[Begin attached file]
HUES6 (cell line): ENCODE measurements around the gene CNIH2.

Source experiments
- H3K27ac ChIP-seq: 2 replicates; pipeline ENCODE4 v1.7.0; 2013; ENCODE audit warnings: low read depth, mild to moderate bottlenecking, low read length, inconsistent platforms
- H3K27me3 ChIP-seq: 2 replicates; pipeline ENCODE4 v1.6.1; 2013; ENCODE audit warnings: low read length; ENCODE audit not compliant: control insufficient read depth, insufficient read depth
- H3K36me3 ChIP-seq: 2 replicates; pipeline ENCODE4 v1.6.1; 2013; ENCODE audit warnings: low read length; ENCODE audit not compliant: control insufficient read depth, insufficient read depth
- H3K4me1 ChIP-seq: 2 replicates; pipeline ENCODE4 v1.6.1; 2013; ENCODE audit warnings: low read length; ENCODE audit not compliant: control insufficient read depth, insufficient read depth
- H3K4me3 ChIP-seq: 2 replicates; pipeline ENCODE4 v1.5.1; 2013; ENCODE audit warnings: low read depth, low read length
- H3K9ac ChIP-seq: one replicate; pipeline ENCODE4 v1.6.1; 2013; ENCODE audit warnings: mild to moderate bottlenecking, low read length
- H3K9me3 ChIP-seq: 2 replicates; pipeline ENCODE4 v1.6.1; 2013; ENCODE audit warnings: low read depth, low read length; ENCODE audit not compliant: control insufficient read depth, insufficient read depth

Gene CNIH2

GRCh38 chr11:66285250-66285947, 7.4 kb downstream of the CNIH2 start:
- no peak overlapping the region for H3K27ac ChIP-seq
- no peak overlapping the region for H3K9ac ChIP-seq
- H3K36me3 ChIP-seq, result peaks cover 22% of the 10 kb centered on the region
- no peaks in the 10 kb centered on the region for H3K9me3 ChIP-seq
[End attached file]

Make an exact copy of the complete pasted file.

HUES6 (cell line): ENCODE measurements around the gene CNIH2.

Source experiments
- H3K27ac ChIP-seq: 2 replicates; pipeline ENCODE4 v1.7.0; 2013; ENCODE audit warnings: low read depth, mild to moderate bottlenecking, low read length, inconsistent platforms
- H3K27me3 ChIP-seq: 2 replicates; pipeline ENCODE4 v1.6.1; 2013; ENCODE audit warnings: low read length; ENCODE audit not compliant: control insufficient read depth, insufficient read depth
- H3K36me3 ChIP-seq: 2 replicates; pipeline ENCODE4 v1.6.1; 2013; ENCODE audit warnings: low read length; ENCODE audit not compliant: control insufficient read depth, insufficient read depth
- H3K4me1 ChIP-seq: 2 replicates; pipeline ENCODE4 v1.6.1; 2013; ENCODE audit warnings: low read length; ENCODE audit not compliant: control insufficient read depth, insufficient read depth
- H3K4me3 ChIP-seq: 2 replicates; pipeline ENCODE4 v1.5.1; 2013; ENCODE audit warnings: low read depth, low read length
- H3K9ac ChIP-seq: one replicate; pipeline ENCODE4 v1.6.1; 2013; ENCODE audit warnings: mild to moderate bottlenecking, low read length
- H3K9me3 ChIP-seq: 2 replicates; pipeline ENCODE4 v1.6.1; 2013; ENCODE audit warnings: low read depth, low read length; ENCODE audit not compliant: control insufficient read depth, insufficient read depth

Gene CNIH2

GRCh38 chr11:66285250-66285947, 7.4 kb downstream of the CNIH2 start:
- no peak overlapping the region for H3K27ac ChIP-seq
- no peak overlapping the region for H3K9ac ChIP-seq
- H3K36me3 ChIP-seq, result peaks cover 22% of the 10 kb centered on the region
- no peaks in the 10 kb centered on the region for H3K9me3 ChIP-seq